A dancemaker emboldened by curiosity

The spirit of inquiry motivates the lifework of Merce Cunningham, whose longevity and vitality still inspires

Even if you didn't know that Merce Cunningham is one of a handful of luminaries who rewrote the rules of dance in the 20th century, you would still be drawn to the excitement in his voice, to the sheer passion of his curiosity, even after decades devoted to his art.

"It's about seeing movement in a new way," he told a starstruck crowd gathered in the Cantor Art Center on the Stanford University campus here. "It's about seeing unexpected connections between music and dance," he adds. And then he smiles gently, with a look that has held more than a hint of mischief from the earliest days of his career.

The legendary modern dancer was on campus for the final week of a month-long, campus-wide exploration of his life work, dubbed simply: "Encounter: Merce." During 30 days of interdisciplinary exploration, everyone from computer-science and biology undergraduates to medical-center personnel and music professors has participated in lectures, research projects, and "happenings" - the mixing of many art forms into a single event.

As Cunningham shared anecdotes about the founding of his company in 1953, it became clear that, while his passions have changed little, the world around him has. Many of his once radical ideas, including the role of chance in the artistic process that he and his fellow artists espoused many decades ago, have become well accepted in the art world.

"With Merce, you don't talk about where he fits into the landscape of dance. He is the landscape," says Diane Frank, a lecturer in dance at Stanford who teaches Cunningham's technique, adding, "he defined the terms of engagement for modern dance in the 20th century."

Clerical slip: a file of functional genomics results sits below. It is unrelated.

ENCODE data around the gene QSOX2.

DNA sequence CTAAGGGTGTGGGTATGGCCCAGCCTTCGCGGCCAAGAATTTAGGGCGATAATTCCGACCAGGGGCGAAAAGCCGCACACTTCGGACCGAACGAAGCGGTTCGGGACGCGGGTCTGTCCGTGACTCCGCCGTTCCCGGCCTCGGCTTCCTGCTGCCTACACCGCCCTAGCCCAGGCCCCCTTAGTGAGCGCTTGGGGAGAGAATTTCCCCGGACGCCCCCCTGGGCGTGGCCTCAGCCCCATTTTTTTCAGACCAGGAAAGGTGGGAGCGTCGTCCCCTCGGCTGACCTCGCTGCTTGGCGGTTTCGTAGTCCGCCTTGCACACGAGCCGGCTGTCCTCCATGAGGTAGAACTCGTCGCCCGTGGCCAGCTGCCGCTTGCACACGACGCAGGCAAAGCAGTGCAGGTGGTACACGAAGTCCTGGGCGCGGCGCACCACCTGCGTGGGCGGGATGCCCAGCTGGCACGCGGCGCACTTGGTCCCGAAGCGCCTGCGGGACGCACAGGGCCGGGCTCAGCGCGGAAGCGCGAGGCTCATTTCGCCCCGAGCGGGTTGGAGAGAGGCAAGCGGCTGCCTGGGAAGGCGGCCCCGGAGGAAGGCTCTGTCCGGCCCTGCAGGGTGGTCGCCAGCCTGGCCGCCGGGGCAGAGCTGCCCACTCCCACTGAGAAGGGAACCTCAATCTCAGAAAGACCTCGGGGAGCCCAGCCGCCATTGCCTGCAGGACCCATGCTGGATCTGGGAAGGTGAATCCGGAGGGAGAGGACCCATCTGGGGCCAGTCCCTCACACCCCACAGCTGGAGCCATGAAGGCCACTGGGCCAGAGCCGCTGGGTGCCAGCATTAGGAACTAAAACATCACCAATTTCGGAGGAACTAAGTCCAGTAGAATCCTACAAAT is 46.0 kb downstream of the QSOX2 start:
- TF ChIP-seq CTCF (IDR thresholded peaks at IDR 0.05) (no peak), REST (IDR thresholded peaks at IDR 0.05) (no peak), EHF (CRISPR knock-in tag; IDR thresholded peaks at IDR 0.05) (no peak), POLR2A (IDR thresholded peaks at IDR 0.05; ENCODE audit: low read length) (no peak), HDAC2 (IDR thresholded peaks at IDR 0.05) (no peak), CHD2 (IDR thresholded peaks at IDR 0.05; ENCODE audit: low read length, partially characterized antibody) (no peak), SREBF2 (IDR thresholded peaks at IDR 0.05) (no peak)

The program was sponsored by Stanford's Lively Arts program as a way to leaven the campus culture with deeper questions about the creative process. Cunningham was chosen because he is considered a "seminal artist," says executive director Lois Wagner. "Because he is so broad, he covers all the disciplines."

The choreographer - a recipient of the National Medal of Arts and a MacArthur Fellowship, among many awards - began his career with another modern-dance legend, Martha Graham. After six years in the company of the woman who expanded the lexicon and very shape of dance, Cunningham moved on in 1945 to explore his own ideas about movement. He began what would turn into a partnership of some 30 years with composer John Cage, who was exploring new concepts of sound. Their ideas about the role of chance in the creative process were honed during this period.

"I still use it in all the dances," says Cunningham from his New York studio in an earlier interview by phone. By using chance, the choreographer forces himself to rethink how dances are put together; he can't fall back on previous work. "By using chance methods, I get at something that doesn't come from my memory or feelings about how things should go," he says. "It comes from having to think another way."

Some of those chance techniques, such as rolling a pair of dice to decide the order of phrases in a dance, were employed during the visit to Stanford.

Cunningham also pioneered the notion of movement for its own sake, with a life independent of musical composition. "Dance can be what it is," he says, "it doesn't have to have a story or a reference to something else."